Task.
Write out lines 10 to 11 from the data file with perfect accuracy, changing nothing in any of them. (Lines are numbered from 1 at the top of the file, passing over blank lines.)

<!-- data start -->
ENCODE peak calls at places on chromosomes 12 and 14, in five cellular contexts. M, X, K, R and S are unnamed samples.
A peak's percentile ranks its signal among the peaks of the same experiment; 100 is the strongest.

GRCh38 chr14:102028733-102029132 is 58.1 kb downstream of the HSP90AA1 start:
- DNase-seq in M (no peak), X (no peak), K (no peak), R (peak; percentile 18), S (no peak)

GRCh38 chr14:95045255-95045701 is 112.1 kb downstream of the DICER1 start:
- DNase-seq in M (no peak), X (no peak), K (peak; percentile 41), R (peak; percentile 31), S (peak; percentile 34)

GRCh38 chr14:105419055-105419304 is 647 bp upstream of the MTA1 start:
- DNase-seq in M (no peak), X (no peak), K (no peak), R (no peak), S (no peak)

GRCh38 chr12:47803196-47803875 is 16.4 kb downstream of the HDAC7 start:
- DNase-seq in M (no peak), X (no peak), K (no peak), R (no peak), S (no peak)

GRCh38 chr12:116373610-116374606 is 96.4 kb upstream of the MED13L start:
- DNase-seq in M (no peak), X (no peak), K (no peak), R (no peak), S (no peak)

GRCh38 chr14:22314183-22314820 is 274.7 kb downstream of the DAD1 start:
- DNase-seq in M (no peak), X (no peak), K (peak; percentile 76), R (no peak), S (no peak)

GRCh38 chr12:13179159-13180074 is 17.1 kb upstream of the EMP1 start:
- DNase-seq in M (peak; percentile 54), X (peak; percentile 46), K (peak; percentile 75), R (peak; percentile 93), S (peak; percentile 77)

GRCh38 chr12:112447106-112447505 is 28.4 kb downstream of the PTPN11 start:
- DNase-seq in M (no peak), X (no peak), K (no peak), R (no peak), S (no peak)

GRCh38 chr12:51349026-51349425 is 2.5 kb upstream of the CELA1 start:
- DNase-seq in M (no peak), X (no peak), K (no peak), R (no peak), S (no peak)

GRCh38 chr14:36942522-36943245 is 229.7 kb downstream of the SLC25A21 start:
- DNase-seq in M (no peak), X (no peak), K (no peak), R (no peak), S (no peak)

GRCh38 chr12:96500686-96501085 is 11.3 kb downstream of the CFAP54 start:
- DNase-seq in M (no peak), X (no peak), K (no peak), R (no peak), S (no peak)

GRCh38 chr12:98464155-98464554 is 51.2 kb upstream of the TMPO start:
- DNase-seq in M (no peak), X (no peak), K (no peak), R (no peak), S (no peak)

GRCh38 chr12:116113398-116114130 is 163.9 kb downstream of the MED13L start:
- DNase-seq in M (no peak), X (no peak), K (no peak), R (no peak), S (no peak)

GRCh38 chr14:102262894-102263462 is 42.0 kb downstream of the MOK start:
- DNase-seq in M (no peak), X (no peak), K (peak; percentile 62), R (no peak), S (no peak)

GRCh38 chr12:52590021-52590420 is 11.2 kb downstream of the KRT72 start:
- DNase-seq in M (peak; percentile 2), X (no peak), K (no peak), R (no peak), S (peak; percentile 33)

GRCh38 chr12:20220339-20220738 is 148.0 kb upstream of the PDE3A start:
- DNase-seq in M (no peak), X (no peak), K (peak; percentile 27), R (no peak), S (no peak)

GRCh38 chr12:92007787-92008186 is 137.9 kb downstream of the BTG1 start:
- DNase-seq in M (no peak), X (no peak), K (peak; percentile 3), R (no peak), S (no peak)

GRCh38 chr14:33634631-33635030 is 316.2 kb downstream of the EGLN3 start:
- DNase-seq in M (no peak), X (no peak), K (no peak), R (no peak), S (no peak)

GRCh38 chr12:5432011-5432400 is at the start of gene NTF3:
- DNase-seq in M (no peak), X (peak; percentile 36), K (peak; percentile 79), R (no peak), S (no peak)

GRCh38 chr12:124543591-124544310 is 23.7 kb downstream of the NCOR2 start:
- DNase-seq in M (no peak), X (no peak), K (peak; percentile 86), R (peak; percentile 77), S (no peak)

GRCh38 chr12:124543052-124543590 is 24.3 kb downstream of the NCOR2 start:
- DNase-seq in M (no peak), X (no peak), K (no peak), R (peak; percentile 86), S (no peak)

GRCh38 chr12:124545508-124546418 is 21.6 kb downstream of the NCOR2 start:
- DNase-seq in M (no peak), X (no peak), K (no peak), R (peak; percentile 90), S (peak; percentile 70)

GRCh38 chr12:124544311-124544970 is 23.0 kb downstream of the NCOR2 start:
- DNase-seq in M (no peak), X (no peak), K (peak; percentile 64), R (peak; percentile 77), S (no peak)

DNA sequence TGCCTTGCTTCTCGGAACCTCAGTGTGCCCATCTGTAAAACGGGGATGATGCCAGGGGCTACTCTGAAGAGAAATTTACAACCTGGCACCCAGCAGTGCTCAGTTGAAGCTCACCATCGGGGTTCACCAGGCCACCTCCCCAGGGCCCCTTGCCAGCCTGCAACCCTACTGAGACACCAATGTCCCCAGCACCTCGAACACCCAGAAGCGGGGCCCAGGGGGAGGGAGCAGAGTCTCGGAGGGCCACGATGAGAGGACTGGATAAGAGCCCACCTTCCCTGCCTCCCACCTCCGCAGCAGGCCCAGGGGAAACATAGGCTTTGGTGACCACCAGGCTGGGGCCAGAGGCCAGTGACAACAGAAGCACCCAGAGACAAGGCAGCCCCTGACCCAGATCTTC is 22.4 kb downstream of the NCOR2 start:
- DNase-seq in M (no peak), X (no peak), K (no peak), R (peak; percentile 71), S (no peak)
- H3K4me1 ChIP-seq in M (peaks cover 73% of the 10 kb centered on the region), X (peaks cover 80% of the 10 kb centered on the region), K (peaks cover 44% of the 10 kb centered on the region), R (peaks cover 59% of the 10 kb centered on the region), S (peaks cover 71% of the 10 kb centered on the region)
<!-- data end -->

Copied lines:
- DNase-seq in M (no peak), X (no peak), K (no peak), R (no peak), S (no peak)

GRCh38 chr12:116373610-116374606 is 96.4 kb upstream of the MED13L start: